5. My preferred minarchy would have counties limited to public lands, with time-share government, meaning that if you chose to be a local citizen, then you would do some community service (such as firefighting or road patrol or militia training) and only then would you have the right to directly vote on all laws. Counties would send delegates to conferences with other counties, but these would not be able to bind their member counties.
    No need for an upper house, in this system. We also wouldn’t have any professional politicians, though the best-performing volunteers might become permanent coaches, a talented bureaucracy. You might get ambassadors from these.

  6. Democracy is entirely to do with freedom.

    Bad democracy leads to less freedom.

    I think we should have an elected executive President and a unicameral Parliament elected by Hare Clarke proportional representation, CIR to strike down laws, Presidential veto and this should be constitutionally set in stone.

    Basically I want the Senate* to remain and be more representative, do away with the quasi electoral college that is the house of reps, directly elect the Government, and have strong checks on legislative processes.

    I think most libertarians and indeed Australian republicans and small d democrats would endorse this if not the intention of it.

    *States? We should have a lot more States so the makeup of the remaining chamber wouldn’t actually matter.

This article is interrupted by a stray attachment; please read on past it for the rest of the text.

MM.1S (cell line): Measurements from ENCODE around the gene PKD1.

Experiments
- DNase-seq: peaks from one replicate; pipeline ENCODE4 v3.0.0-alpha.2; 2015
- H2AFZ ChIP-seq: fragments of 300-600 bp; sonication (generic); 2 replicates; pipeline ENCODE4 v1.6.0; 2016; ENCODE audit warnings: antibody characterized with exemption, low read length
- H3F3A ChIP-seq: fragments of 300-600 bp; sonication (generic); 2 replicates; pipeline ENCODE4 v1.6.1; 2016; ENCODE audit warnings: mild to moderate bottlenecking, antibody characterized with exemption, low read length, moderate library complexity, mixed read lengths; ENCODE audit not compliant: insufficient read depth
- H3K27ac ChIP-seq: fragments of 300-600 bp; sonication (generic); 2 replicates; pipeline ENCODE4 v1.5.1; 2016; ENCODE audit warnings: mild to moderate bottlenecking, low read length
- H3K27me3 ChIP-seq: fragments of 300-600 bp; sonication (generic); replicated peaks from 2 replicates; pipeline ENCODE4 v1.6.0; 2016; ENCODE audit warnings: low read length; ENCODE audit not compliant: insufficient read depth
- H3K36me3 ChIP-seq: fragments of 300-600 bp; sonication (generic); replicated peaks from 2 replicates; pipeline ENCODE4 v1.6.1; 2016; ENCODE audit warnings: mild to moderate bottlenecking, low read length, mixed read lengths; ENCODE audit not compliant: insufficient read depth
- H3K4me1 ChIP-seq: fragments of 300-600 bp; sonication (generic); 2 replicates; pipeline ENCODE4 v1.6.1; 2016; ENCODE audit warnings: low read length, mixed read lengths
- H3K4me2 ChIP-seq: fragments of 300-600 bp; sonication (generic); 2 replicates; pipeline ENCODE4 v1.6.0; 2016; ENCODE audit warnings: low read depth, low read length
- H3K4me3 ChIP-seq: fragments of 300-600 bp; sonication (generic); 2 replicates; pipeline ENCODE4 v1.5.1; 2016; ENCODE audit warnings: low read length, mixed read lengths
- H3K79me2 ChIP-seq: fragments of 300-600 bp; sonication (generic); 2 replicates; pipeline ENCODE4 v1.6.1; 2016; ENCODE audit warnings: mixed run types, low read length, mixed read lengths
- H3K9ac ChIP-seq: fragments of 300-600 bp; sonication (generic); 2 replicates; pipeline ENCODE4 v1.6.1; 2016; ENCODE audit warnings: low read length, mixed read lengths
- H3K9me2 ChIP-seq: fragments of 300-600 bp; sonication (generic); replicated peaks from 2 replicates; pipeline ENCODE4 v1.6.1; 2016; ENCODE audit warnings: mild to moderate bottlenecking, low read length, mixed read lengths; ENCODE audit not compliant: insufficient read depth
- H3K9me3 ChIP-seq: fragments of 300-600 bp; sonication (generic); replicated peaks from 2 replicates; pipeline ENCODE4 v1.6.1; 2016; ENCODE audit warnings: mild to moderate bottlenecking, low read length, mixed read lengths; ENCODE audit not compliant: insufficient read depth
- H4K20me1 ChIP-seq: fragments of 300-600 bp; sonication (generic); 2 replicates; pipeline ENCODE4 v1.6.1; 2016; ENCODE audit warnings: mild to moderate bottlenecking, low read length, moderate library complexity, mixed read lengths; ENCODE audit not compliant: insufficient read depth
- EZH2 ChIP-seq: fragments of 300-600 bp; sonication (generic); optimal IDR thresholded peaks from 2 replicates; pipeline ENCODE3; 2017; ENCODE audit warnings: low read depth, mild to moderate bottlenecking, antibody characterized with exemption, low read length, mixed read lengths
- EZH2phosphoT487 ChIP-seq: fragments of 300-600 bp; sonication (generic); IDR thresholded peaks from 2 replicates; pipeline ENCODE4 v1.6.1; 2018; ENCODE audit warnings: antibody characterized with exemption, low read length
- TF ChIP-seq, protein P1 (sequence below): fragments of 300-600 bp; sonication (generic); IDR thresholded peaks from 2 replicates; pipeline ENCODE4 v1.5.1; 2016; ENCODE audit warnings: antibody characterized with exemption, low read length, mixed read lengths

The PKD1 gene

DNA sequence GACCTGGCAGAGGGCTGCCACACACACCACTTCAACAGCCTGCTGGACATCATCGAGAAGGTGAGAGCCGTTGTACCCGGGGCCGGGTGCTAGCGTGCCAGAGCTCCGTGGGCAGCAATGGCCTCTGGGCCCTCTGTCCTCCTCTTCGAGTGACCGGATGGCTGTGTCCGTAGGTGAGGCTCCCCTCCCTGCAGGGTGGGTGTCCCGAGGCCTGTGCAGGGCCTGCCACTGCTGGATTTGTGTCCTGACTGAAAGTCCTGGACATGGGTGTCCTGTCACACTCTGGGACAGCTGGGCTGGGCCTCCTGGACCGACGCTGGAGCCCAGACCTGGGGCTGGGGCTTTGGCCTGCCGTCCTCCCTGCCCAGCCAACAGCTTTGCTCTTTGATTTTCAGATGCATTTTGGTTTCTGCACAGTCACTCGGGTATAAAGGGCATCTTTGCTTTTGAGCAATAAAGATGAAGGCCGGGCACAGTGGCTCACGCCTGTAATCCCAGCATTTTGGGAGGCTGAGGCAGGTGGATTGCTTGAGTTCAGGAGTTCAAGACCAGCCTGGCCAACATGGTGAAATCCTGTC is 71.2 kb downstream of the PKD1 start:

7. I’d quite like to see senators appointed via a lottery system instead of via elections. I think this would make them very representative but also quite immune to populism. They would be like a jury that finds legislation innocent or guilty.

  8. If we’re just talking small changes to the present system, then have an elected Regent to incorporate the Monarch and the Governor-general into one office, and limit the Regal powers to making inquiries- an elected ombudsman, who investigates public complaints against representatives. Have some Federal police in his office so that they can investigate politicians gone bad. The Regent cannot make laws or set policy, but can insure that parliamentarians are not corrupt, and do represent the people. (If the Feds do uncover proof that a pollie has lied, or is corrupt, the Regent could revoke the commission , causing a by-election for the seat of that ex-member.)
    Any reserve powers are only activated if the High Court agrees with the Regent’s decision. The Regent goes to the electorate in conjunction with any General Election, so the public can vote on the Regent’s performance.
    And the Regent would confirm the appointment of State Governors, who would be miniature Regents for their State.

  9. I think the system we have at the moment has the potential to work quite well. What is lacking is constraints on the powers of government to interfere in people’s private business.